subject. I have also gotten a lot of questions in emails about the subject.
Here’s the deal: Employee pricing is the lowest price you will ever be able to purchase a vehicle for period.
Employee pricing is usually several hundred dollars below invoice.
So how is the auto dealer making any money selling at employee pricing?
It’s simple… They are reimbursed from the auto manufacture. For example General Motors gives $1500 to the dealer for every car sold at employee pricing.
When you combine employee pricing with the rebates your getting the very best deal possible.
Obviously the dealer is still going to try and up his profit margin in several other ways.
If you are trying to trade in a vehicle then the dealership is going to try and offer you even less than he normally would.
Because of employee pricing everyone and their brother is buying a new car right now and the dealerships are stuffed with used car inventory. Therefore unless they can “steal” your trade they are really not that interested in taking in another used car in their inventory.
If you want to buy a car at employee pricing then this would be the best time to try and sell your trade in vehicle yourself and save yourself the headache of muddying the water with your employee price purchase.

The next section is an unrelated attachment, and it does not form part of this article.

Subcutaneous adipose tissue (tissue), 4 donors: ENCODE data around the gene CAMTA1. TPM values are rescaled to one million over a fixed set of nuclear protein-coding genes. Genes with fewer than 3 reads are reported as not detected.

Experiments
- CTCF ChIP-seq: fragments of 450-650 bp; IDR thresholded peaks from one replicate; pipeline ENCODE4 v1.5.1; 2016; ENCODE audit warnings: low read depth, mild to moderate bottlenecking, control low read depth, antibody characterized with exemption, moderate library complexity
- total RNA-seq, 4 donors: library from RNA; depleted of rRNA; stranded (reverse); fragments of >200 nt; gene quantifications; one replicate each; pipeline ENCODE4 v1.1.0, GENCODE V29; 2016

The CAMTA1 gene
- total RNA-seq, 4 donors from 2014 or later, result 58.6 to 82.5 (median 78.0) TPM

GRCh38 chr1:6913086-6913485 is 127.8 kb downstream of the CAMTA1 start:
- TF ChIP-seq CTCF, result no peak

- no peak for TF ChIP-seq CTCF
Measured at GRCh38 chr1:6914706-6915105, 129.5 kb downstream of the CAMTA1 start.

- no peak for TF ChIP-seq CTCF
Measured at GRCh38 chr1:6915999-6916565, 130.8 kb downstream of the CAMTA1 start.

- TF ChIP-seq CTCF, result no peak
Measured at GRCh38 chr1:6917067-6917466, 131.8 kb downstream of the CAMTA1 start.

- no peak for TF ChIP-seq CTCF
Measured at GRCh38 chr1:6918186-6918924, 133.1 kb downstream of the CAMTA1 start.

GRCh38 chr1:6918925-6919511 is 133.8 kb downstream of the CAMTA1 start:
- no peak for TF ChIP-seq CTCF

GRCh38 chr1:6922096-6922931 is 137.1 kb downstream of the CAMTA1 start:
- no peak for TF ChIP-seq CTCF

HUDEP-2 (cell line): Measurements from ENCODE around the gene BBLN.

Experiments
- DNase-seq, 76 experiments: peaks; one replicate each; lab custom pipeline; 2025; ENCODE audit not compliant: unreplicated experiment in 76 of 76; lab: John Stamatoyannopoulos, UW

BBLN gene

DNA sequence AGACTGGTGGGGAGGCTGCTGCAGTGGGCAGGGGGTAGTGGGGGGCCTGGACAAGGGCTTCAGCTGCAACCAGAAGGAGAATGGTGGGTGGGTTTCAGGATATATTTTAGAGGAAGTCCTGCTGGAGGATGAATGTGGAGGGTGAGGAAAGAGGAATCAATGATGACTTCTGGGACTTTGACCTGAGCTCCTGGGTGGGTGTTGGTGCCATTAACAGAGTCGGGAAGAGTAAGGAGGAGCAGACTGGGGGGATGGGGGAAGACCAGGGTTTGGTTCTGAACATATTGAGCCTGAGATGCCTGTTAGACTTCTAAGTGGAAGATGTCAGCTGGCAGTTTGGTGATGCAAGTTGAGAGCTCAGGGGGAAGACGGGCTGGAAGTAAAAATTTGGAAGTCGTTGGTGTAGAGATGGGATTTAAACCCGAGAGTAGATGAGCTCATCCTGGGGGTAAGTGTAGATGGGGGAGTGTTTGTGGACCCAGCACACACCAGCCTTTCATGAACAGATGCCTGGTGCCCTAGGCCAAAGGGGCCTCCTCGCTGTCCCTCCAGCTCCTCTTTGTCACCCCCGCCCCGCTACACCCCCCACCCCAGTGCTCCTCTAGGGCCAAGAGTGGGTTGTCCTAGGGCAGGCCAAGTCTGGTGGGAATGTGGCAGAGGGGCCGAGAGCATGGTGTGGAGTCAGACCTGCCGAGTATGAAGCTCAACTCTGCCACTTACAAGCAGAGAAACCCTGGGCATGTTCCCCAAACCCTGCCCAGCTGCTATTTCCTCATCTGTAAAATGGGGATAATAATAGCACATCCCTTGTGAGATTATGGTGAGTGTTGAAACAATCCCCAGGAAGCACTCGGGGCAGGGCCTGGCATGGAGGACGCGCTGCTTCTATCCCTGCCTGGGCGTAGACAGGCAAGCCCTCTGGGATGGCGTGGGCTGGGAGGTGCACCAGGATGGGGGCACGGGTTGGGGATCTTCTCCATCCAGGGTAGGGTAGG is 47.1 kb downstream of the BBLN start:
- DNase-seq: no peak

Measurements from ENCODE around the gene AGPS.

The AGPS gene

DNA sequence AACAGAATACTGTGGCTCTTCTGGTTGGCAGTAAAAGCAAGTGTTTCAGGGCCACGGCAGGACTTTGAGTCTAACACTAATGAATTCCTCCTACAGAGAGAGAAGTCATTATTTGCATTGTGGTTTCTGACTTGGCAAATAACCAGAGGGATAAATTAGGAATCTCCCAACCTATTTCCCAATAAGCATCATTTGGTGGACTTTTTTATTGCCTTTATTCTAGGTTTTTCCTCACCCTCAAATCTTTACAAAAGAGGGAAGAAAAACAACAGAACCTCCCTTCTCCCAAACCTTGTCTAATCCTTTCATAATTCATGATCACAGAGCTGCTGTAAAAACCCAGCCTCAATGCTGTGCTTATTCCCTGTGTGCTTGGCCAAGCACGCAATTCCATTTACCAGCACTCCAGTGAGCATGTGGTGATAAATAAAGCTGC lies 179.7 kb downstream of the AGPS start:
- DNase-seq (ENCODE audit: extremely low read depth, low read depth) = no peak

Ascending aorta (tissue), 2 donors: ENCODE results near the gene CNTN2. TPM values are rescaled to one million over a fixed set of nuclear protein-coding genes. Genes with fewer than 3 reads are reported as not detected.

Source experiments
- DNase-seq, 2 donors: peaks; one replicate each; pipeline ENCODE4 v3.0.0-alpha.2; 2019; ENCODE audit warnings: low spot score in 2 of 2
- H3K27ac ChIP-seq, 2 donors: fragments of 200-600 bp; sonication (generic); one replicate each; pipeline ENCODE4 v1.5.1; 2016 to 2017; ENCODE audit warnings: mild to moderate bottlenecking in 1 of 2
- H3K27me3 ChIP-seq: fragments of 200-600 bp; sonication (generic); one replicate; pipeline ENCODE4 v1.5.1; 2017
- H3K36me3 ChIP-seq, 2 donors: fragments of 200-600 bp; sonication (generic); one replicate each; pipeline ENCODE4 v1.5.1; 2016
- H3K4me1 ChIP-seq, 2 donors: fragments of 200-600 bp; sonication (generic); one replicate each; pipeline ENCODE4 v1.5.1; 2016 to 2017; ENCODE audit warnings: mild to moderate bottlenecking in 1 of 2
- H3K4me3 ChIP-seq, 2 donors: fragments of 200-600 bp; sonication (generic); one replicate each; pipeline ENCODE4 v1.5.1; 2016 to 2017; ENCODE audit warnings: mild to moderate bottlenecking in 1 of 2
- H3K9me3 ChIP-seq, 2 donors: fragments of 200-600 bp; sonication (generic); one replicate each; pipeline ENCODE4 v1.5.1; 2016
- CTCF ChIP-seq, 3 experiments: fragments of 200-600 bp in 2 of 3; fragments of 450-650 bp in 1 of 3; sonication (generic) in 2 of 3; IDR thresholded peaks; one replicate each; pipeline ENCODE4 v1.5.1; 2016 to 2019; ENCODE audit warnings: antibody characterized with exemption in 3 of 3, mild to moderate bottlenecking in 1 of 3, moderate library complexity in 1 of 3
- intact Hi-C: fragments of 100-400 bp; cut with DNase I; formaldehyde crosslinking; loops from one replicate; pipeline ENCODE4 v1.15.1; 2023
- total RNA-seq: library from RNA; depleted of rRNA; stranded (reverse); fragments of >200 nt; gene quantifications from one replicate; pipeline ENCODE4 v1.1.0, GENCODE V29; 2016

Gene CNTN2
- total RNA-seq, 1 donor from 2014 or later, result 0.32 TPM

The other question I get asked a lot lately is, “How do I know I am getting the actual employee pricing?”
They are doing national advertising for employee pricing and it is coming from the auto manufacture. When the actual auto manufactures come out with an incentive program the dealers must adhere to it! If they tried to be dishonest and sell you the car you want above the employee pricing they would be in extreme hot water with the manufacture, could lose their franchise, and get sued.
Therefore you don’t have to worry about not getting the actual employee price if it is advertised. The only time the numbers can get skewed is when you throw in your trade vehicle which you owe money on. Again, this is why I encourage you to sell your vehicle yourself.
Last but not least, just because there are great deals at employee pricing does not mean you should go out and buy a new car. If you can’t afford the car or the payments then it does not matter how good a deal you got.
You’re still putting yourself in financial hardship. Think before you buy!
About the author:
Peter Humleker is a former General Manager
of an Auto Dealership and a Consumer Advocate.
He is the author of Auto Dealer Executive Breaks
“Code of Silence!” www.CarBuyingScams.com